The Supply Chain Matters blog highlights the market entry of AutoScheduler.AI, a provider of WMS Accelerator technology representing a new approach for leveraging existing Warehouse Management System (WMS) technology.

In a previous market education blog, Supply Chain Matters highlighted the advent of WMS Accelerator technology, and noted that Extended WMS is morphing to a Cloud-native approach that can leverage more intelligent-based warehouse orchestration, but with a far quicker time-to-value.  This approach leverages object-based data integration and management, incorporates artificial intelligence and machine-learning technology, but at the same time, can augment the capabilities and presence of existing WMS applications. A WMS Accelerator addresses needs to more proactively identify inventory and fulfillment process bottlenecks or impending surprises before they occur. The approach can provide a more flexible means to modify and enhance WMS functionality. Additionally, such technology can mitigate the risk of a customer fulfillment business process disruption by incorporating a digital-based technology boost to an already installed legacy WMS.

Supply Chain Matters This Week in Supply Chain Technology

New Market Entrant

Last week, Austin Texas based AutoScheduler announced a pivot to be a stand-alone rebranded product designed to leverage an enhanced set of algorithms, artificial intelligence and Cloud deployment technology as an extension to existing WMS and ERP technology.

This provider’s marketing tagline is aptly noted as: Intelligent Warehouse Orchestration for Faster, Smarter WMS.

The term rebranded actually manifests itself from the fact that, for over a decade, this technology has been deployed across consumer product goods provider Procter & Gamble to orchestrate process extensions of warehouse activities to service multiple customer fulfillment channels while minimizing the overall number of transfer shipments. The technology has created multiple millions in cost savings and eliminates touches by performing activities like orchestrating shipments directly from plant production lines, and proactively cross-docking shipments to avoid unneeded put-away.  The technology further provides the data to proactively determine what orders will be affected if an inbound shipment does not arrive on-time, or a production line goes down. Additionally, in a multi-building campus, AutoScheduler deploys inventory strategically to eliminate wasteful transfer shipments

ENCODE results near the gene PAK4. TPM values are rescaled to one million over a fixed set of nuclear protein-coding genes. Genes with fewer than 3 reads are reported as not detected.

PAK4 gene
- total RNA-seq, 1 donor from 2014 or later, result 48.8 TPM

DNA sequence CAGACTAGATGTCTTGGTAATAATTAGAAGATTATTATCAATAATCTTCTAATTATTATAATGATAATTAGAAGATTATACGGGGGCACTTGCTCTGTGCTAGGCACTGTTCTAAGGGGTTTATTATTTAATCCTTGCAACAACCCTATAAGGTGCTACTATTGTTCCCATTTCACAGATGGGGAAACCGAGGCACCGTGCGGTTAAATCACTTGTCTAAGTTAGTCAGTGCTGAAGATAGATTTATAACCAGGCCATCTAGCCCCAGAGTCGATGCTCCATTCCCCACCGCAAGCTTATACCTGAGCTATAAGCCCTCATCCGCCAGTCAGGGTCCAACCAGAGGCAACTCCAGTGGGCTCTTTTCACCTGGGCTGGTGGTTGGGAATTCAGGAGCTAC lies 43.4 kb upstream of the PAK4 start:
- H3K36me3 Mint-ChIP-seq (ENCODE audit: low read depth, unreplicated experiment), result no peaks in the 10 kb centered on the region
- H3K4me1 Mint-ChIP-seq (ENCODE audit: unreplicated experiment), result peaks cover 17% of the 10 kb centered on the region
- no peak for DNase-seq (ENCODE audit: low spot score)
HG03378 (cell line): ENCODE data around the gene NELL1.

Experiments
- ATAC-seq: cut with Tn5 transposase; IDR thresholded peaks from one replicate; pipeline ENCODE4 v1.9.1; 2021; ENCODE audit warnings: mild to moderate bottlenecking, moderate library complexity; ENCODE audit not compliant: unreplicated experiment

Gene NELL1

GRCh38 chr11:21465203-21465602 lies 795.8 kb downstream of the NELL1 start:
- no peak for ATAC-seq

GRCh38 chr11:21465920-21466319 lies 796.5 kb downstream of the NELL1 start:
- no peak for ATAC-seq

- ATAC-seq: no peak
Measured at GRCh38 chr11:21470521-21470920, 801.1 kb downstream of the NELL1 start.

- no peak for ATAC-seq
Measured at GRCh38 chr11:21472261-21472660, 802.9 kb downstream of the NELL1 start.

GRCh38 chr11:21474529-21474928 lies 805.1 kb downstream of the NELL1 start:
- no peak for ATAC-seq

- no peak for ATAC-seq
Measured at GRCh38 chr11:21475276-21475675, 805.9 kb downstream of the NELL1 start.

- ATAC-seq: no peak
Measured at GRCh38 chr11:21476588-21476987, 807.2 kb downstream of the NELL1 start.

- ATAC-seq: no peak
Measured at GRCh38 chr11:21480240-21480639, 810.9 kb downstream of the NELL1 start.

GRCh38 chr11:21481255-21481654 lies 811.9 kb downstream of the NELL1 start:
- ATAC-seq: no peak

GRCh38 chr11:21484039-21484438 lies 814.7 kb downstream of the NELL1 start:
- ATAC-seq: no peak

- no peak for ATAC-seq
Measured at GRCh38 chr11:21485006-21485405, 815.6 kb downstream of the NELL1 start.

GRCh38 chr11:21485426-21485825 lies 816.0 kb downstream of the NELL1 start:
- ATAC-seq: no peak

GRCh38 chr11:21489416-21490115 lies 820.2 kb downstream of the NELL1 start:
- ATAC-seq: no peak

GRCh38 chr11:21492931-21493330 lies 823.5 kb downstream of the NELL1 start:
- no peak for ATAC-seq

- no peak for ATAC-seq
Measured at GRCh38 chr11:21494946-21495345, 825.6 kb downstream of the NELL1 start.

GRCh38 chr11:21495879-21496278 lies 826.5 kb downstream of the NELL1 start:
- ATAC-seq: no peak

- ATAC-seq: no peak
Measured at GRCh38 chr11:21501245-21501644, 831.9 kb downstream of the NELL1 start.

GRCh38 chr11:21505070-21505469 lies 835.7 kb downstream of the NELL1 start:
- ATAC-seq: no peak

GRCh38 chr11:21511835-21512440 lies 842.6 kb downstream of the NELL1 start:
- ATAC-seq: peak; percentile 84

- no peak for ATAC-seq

The genesis of this technology provider stems from long-time WMS and logistics technology executive Thomas A. Moore who founded Transportation-Warehouse Optimization (T/WO). For over 25 years, that company has helped numerous Fortune 500 companies develop customized logistics technology. That included names such as BP, Duracell, Unilever, Nestle, as well as P&G.

Moore himself had a previous 10- year career in industry running fleets and supply-chain operations.   A brief consulting stint with P & G turned into a longer-term technology partnership helping to solve complex logistics challenges. As we pointed out in our prior commentary, with WMS considered mostly mature or legacy technology, Moore indicated to this Editor that he was often called in to help solve numerous process challenges while also being asked to leverage the existing WMS or ERP systems. The notion was to avoid rather expensive or elongated development cycles as well as the risk of an operations disruption.

As Moore describes, the creation of this new venture was to provide the existing market a more proactive vs. reactive technology in their warehouse; one which could leverage the latest in embedded advanced technology and also Cloud-based deployment.

Today, his son, information technology expert Keith Moore serves as the Chief Product Officer for AutoScheduler. Keith has four different patents to his name in areas such as automated model building, neural network modeling, genetic algorithms and simulation model building, and before signing-on to AutoScheduler had contributed to a number of advanced technology and AI enabled development efforts for other organizations.

Today, with the ongoing disruptive supply chain effects or opportunities presented by COVID-19, and the prospects of likely continued uncertainties in the post-virus normal, WMS Accelerator technology will indeed become more attractive as a means to assure more timely time-to-benefit while mitigating a risk to broader systems disruption.

Readers desiring additional information can visit the AutoScheduler web site.



Bob Ferrari

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